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PORK PROJECTS IN GOVERNMENT FUNDING BILL FUELING NEW CONCERNS OVER DEBT
JONATHAN LAYFIELD: Yeah, this shows exactly how bad of a character our lawmakers have in D.C. Look, we have no energy plan. Our education system drops in world rankings, we have no jobs plan. We have no plan. We don't even have a budget and yet, these guys are still filling things with pork to get reelected. If you're in private practice and you take money that's supposed to go to some project and you build a fence around your house, whether that fence is good, makes your house look better and whether your neighbors like it, it's stealing and that's exactly what these guys are doing, it's called pork and it's stealing and shows the character of our congress and it shows why our country is so screwed up.
GARY B. SMITH: Well, I tell you what, Brenda, on the one hand we have 85 percent of Americans think there should be a balanced budget. It is in our blood. I mean, every household tries to balance their budget and some do it better than others and it's certainly a goal and on everyone's mind. I disagree with John with one thing. He's kind of implying it's the fault of the lawmakers. It's not the fault of the lawmakers; it's the fault of the election process. When you get elected, what's the first thing you want to do? You want to get reelected. In order to get reelected you need to bring the goodies to your constituency. Unless there's a law or change the election process, that's going to continue ad infinitum, forever. It's unfortunate, it's sad. Unless we outlaw pork, I don't see anything changing.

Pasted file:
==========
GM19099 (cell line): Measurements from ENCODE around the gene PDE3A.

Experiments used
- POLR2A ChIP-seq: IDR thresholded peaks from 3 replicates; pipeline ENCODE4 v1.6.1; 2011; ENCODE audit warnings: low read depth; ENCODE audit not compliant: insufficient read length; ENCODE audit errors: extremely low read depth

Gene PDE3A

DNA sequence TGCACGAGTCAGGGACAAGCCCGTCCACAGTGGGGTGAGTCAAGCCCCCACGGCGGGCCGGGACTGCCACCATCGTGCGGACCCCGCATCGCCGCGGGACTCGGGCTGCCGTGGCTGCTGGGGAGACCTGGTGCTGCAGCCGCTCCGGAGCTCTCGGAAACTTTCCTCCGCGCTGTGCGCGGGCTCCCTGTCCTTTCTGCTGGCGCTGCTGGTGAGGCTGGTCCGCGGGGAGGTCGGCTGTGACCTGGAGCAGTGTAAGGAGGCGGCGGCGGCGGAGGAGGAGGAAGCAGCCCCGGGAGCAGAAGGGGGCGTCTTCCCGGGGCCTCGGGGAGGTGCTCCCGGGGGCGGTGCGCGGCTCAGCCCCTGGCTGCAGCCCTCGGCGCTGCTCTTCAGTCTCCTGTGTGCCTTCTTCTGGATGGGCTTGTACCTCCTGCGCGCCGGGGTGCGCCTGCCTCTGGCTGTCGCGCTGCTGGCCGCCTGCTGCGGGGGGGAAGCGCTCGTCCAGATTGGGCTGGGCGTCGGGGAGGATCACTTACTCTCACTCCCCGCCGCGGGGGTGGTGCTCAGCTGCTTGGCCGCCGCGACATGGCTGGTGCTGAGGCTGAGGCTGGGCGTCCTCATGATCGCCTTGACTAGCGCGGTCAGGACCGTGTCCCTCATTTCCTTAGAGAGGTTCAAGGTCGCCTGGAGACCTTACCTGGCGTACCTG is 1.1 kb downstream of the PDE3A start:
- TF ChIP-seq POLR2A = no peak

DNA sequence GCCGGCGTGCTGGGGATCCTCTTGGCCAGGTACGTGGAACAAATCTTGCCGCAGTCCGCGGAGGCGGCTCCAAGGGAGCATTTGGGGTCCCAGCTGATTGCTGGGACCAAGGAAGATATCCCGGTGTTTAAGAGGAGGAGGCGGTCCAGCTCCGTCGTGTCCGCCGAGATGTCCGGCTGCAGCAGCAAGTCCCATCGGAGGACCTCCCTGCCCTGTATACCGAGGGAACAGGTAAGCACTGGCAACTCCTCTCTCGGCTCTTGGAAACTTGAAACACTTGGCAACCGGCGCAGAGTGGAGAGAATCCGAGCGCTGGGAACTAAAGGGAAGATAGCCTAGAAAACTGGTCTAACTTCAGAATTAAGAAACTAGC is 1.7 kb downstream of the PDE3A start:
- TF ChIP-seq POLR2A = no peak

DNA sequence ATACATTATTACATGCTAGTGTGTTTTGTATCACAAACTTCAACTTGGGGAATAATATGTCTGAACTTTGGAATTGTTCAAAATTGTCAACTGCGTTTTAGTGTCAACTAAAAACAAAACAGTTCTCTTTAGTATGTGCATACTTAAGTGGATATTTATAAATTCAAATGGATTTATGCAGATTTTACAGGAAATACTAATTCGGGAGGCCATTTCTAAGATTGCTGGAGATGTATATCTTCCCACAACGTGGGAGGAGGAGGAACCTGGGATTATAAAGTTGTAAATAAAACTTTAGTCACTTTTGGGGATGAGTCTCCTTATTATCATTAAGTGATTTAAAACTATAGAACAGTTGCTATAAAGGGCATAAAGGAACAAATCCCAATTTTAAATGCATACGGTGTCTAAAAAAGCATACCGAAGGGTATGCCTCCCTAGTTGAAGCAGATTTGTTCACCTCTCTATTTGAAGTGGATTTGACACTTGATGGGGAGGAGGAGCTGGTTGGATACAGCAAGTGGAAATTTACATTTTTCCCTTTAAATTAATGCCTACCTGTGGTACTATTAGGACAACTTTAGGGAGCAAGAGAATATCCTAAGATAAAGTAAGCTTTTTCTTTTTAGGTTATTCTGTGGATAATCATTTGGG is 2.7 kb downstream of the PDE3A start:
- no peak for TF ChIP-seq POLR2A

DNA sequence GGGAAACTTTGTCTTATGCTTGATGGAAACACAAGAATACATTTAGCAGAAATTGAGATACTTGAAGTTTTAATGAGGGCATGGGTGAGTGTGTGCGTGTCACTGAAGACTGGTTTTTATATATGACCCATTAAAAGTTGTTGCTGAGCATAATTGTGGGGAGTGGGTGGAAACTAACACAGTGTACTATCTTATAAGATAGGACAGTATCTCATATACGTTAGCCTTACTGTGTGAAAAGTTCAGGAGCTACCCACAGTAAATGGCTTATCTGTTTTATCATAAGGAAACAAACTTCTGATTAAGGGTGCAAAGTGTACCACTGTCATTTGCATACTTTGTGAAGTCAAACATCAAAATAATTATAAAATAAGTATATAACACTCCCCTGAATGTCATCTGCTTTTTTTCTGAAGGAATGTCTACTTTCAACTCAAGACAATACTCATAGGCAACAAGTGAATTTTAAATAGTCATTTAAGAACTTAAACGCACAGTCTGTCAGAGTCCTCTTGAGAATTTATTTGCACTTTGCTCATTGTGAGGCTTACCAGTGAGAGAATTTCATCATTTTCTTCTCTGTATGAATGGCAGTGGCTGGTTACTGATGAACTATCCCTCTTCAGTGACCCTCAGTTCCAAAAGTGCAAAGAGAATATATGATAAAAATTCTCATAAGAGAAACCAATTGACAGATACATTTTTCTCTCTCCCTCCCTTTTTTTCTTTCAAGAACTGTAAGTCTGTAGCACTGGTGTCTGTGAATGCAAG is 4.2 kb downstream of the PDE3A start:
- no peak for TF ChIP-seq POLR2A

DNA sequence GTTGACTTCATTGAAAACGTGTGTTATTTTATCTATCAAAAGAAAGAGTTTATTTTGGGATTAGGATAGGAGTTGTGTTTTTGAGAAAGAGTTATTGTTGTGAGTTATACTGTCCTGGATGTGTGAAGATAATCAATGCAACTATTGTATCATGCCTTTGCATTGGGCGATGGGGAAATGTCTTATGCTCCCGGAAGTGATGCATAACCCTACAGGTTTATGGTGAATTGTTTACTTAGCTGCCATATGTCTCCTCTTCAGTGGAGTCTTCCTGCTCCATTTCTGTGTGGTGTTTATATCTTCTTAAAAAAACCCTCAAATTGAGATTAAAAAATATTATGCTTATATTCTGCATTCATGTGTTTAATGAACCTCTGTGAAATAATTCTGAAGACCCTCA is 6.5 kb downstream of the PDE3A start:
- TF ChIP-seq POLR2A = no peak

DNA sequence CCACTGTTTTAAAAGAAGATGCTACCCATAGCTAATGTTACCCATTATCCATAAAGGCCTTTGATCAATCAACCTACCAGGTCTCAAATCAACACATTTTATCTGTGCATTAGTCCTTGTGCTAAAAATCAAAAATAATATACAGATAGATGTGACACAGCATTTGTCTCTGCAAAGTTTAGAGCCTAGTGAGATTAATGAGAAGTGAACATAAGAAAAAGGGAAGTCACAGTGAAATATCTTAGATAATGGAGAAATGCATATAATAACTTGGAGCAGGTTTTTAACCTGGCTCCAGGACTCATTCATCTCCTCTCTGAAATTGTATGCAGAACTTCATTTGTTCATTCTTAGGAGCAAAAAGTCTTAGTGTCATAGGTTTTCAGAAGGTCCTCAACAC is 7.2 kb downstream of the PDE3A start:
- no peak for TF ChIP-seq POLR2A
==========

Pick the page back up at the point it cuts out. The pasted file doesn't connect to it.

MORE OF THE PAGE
JONAS MAX FERRIS: I imagine if they cut it out completely there would be no passing of any bills because it doesn't add up to a whole lot, but boils down to, it's not going to balance the budget. And second, it's the bribe use today get the senators in congress to vote for these bigger, more important bills which would never get passed if you couldn't--you're getting a bridge and you're getting this and you're getting a research grant at your university. These pork projects as terrible as they are - is the carrot to pass. And as far as why they don't get bigger legislation, the voters turn on them when they get major cuts to spending.
TOBIN SMITH: Both parties are both at fault in 2010 they reallocated, and the people with no competitors are the ones with the most pork. You think according to Jonas, the guys who are always elected, they made their district all crazy, those are the worst offenders so I think your logic is not right, Mr. Max Ferris.
STEVE MURPHY: It's far worse than anything you guys are talking about here. It's not the political process.
With a few notable exceptions, nobody in Washington cares about the taxpayers. That's the problem here. Listen, voters want to get rid of all this. They say it over and over again and if it takes a few senators who want to do this, they insist on doing it, they insist on these things being included, all it takes is somebody to say no.
CVS TO WORKERS: WEIGH IN OR PAY UP; NEW POLICY SPARKS NATIONWIDE DEBATE
JOHN LAYFIELD: This isn't Hooters; where girls have to look good in shorts serving wings to guys watching sports games. This is a drug store and they're shipping this off to a third party, they're not using it to get better health care for employees. I think this is a gross overstep in the privacy. Look, if a person is 200 pounds, 100 pounds behind the counter, I don't think it matters.
TOBIN SMITH: I would agree that in theory there's some cost savings they're looking for. This is not the way to go about it. There are plenty of ways you can incentivize health. Ways to reward, but the idea of penalizing, that's what they're doing, they're penalizing - and under the idea that the 600 bucks, 600 bucks means a lot to people working at CVS. The fact that they're shipping it out to a third party it's just the wrong way, wrong time.